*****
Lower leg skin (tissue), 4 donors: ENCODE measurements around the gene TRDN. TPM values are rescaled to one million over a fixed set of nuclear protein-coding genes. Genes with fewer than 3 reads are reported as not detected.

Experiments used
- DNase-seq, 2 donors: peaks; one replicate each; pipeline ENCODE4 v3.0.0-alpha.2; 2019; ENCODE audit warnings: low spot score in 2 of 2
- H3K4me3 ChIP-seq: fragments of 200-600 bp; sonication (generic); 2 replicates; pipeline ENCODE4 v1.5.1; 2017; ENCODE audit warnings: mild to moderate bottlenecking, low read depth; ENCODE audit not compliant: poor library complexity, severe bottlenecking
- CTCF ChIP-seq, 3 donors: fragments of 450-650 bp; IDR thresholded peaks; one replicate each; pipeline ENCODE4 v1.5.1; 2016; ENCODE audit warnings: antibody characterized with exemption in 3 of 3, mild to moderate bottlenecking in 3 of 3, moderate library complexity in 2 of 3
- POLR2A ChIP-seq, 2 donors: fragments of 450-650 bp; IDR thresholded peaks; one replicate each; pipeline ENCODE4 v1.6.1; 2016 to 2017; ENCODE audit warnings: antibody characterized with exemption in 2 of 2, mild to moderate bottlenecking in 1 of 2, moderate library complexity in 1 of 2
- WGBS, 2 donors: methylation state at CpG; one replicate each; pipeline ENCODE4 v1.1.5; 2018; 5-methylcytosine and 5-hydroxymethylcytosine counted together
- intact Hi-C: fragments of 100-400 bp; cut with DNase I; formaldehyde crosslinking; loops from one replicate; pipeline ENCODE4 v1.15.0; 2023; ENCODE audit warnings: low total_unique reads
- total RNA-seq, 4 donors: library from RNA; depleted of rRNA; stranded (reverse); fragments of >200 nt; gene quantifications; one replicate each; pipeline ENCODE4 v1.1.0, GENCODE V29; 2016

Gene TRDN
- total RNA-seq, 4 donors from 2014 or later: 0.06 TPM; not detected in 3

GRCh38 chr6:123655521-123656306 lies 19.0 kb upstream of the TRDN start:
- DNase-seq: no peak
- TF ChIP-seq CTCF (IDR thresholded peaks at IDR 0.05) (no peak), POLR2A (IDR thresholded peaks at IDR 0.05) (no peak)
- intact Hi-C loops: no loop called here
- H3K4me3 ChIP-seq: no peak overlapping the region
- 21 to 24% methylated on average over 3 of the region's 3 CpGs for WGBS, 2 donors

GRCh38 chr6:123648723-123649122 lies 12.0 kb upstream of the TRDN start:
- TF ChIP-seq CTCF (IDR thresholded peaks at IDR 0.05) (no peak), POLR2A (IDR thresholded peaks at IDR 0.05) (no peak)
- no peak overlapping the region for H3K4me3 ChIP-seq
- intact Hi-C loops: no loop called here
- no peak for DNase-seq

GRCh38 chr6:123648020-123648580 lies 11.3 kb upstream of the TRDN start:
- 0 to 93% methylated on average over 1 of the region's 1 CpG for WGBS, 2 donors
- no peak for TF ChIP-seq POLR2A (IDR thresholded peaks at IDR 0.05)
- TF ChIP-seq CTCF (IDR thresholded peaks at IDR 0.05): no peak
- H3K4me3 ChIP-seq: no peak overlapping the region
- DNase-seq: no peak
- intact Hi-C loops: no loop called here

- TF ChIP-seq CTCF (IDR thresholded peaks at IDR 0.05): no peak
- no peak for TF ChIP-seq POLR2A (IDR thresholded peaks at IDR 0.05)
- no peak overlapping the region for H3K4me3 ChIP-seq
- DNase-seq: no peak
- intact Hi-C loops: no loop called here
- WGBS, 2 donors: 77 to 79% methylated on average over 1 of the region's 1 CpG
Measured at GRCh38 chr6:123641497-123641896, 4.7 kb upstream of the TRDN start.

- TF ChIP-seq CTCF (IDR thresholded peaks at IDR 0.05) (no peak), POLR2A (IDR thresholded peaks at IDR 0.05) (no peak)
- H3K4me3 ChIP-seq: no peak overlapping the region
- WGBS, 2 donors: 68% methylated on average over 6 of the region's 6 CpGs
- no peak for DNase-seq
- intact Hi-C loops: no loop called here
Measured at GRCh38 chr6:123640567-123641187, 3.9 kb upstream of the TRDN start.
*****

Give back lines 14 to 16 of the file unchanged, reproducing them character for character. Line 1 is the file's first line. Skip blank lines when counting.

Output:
- TF ChIP-seq CTCF (IDR thresholded peaks at IDR 0.05) (no peak), POLR2A (IDR thresholded peaks at IDR 0.05) (no peak)
- intact Hi-C loops: no loop called here
- H3K4me3 ChIP-seq: no peak overlapping the region